If a house in town the 1910's or 20's had only an outhouse, does that
mean that it did't have running water inside the house?
Specifically, I mean Indianapolis. About a mile or mile and a half
south of the center of town. (Which was or at least became the poor
side of town, compared to the north side.)
My mother told me that she used an outhouse when she was little, but I
guess I assumed my grandparents still had a sink in the kitchen with
city water, rather than going out to a well, or pumping in the
What say ye?
On Aug 16, 12:58 pm, " firstname.lastname@example.org"
Being such a big country and given that all this
evolved over decades I would expect that there
were a variety of combinations. Nothing says that
one couldn't have added a well pump and tank
for the house without installing toilets, sewer system,
On Thu, 16 Aug 2012 13:36:24 -0700 (PDT), " email@example.com"
Oh, yeah. We had that! In the 60's. I forgot. So you've all
helped complete my image of my mother's home, until she was 10 or ~13.
Her friends were moving to the north side, and she wanted to move
too, but her mother didn't want the headache of moving. Then finally
the family moved, and more than once after that. My mother just
wished they had started earlier.
Current system in this house-- Got city water in the 80's. No sign
of city sewer. [though they've been talking about widening the state
road in front of the house, for 25 years. When they get around to it,
they'll probably do sewer, too]
Our 'summer camp' when we were growing up was an 18th century
farmhouse. When it was built there was a well dug under the
kitchen, so there was probably a pitcher pump at a sink of some sort.
A 3 hole 'back'-house was built right into the building- beyond the
woodshed. That was one spoiled lady.<g>
When my mother bought our home in Indianapolis in 1957, she noticed
that some of the neighbors had bushes planted up close to the road,
and others stayed 15 or 20 feet away. She asked and learned that the
county owned the land to the farther bushes, and they might be
widening the road. 55 years later and the road hasn't budged. .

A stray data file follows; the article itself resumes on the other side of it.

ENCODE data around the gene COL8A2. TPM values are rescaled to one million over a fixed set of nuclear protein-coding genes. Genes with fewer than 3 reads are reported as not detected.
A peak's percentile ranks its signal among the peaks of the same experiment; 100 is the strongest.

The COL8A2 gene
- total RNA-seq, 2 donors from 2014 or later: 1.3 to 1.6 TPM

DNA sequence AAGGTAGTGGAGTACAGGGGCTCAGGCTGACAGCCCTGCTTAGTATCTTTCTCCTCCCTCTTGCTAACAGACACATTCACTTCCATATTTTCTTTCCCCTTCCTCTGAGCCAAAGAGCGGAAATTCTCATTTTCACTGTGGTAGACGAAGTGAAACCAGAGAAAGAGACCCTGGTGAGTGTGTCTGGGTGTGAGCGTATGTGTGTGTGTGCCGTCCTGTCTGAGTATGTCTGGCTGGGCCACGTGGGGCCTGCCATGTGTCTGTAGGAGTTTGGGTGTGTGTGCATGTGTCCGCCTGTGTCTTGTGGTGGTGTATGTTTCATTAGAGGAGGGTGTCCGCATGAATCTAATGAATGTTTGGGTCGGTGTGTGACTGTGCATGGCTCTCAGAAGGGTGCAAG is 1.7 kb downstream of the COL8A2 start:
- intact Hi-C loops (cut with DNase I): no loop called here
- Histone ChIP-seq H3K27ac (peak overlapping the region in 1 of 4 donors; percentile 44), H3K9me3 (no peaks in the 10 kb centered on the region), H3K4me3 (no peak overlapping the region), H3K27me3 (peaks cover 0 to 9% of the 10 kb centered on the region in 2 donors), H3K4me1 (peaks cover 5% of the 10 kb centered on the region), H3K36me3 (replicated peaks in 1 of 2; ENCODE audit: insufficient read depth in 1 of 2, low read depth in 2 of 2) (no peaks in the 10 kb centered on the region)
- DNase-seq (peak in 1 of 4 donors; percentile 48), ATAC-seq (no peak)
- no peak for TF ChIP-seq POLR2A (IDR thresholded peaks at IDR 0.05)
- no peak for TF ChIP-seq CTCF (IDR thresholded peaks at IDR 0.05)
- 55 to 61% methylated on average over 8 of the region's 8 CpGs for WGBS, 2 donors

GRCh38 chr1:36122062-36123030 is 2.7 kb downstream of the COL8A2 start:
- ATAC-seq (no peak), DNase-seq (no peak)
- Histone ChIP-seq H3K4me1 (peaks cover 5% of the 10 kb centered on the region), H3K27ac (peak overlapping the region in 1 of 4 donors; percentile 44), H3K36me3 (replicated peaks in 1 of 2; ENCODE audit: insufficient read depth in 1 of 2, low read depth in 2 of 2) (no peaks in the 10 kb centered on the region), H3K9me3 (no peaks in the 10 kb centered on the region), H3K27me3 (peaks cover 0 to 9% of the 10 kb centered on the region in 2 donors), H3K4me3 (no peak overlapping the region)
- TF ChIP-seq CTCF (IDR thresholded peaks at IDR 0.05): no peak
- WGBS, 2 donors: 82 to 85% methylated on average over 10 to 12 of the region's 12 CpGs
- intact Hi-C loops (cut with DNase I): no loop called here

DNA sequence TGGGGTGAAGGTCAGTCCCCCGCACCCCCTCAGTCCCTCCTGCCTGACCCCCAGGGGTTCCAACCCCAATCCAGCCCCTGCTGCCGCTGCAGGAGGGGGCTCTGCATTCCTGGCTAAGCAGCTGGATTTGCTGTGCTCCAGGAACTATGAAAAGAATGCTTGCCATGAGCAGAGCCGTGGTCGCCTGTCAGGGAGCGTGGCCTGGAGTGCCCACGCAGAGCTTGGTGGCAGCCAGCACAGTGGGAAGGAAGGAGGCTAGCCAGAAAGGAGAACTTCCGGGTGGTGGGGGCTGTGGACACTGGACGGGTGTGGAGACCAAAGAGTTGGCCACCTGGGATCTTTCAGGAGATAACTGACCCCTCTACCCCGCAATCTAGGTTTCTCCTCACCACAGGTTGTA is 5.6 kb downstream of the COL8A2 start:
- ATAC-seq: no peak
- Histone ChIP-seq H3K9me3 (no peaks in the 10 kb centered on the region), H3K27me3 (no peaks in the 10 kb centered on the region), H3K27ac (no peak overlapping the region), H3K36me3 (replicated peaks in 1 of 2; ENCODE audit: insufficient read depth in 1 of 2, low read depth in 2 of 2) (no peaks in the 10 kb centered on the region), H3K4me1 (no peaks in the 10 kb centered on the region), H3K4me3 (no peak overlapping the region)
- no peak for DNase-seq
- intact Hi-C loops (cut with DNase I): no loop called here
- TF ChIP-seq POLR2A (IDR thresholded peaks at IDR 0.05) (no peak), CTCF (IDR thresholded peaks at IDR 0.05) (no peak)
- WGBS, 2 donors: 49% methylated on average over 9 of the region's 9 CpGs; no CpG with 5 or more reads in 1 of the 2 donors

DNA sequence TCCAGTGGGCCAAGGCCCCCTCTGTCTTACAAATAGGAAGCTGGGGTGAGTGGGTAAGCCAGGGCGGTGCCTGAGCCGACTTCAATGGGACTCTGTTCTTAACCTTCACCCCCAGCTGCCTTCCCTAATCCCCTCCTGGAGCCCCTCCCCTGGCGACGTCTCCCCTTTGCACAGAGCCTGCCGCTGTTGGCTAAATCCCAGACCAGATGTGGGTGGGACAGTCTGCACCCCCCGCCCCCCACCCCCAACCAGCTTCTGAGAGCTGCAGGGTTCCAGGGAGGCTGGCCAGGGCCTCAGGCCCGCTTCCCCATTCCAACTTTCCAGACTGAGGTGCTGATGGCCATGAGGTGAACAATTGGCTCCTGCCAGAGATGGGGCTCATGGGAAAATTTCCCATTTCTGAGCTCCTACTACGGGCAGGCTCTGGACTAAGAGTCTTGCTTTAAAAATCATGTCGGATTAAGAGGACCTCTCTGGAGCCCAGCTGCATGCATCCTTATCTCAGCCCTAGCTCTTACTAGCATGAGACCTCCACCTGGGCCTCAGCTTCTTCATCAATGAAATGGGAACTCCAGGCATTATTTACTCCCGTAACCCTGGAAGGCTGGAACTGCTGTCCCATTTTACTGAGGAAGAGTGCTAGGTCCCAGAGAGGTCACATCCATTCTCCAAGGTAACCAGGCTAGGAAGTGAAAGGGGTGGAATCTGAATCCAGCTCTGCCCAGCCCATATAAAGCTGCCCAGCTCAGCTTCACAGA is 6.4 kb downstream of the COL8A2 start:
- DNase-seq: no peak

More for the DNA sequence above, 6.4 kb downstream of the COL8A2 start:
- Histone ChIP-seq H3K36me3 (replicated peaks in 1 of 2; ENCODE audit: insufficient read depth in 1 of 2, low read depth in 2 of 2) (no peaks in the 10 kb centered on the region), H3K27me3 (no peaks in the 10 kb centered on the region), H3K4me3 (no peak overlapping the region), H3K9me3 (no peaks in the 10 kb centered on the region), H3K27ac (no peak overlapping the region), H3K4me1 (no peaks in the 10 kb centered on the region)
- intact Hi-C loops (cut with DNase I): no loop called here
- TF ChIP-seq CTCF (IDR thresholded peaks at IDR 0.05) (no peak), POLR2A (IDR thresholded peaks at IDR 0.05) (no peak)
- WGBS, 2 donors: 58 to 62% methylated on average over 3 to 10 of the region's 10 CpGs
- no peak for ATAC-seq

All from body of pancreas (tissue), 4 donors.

Yeah we had a septic tank and a finger system. The tank is under a
pink colored cement patio. There was an empty circle above where
they had to dig to clean the tank. My mother planted flowers. That
was good, because when they dug it up to clean, they didnt' dig in the
middle of the yard, but iIf they ever have to dig it up to replace the
tank,, they'll not be able to match the cement. I was there 4 years
ago, but the patio was covered with snow. If I'd remembered, I would
have dug down through the snow, to see if it ever had to be replaced.
In the 2nd half of the summer you could t ell where the fingers were
because that's where the grass was green. "It don't rain in
Indianapolis in the summer time."
I don't get it. Built into the building but past the woodshed?
How are both possible?
You could get there without going outside?
Yes. And it built with a neat little 'jog, so there was always
cross-ventilation through the 2 little windows. Underneath the 3
holes there was a door on one end and the crap fell into a box that
was on a sled that a horse pulled somewhere when necessary.
I guess it wasn't really a wood *shed* -- It was the room off the
There were 7 fireplace in that house-- 4 downstairs and 3 upstairs.
The wood 'shed' was the size of a 2 car garage.
Oops- *8* fireplaces. the summer kitchen was in the basement. it
had gotten muddy in 200 years, but had a flagstone floor under the
This room was built just for firewood. It had a sliding 4' door, and
2" split boards for the floor and walls--- There was some real
character in those boards.
We always called it the 'wood shed' -- but somehow, today, it seems
like 'shed' implies a separate building.
On Sat, 18 Aug 2012 22:30:11 -0400, firstname.lastname@example.org wrote:
I didn't know that it was built on to the house. I think one reason
for the opposite impression is the expression , "Took me out to the
woodshed.", for a whuppin'. Even though the woodshed you describe
has a door on the outside, the expression gives the image of walking a
distance from the house. "Took me around to the woodshed" would
apply to a room built on to the house. So how come people say
My friend moved into his parent's farm house when they passed away. The
wood shed was attached to the kitchen and was actually almost twice as big
as the kitchen. We dropped the chimney from the old kitchen fireplace into
the house then tore down the wall between the kitchen and the wood shed,
basically tripling the size of the kitchen.
The old chimney bricks were used to repair the 2 huge stoops on the front
and side of the house.
It was a fun project.
Another interesting thing about Indianapolis is that it has two
reservoirs, one where sailboats are permitted and one where people use
motorboats. They even have a boat for tours or rides, about 75 feet
Somewhere I said that there was motorboating in the reservoir and
people didn't believe me. Maybe that was AHR. But I checked 4 years
ago and I was right.
Morse Reservoir. Geiss is for sailboats.
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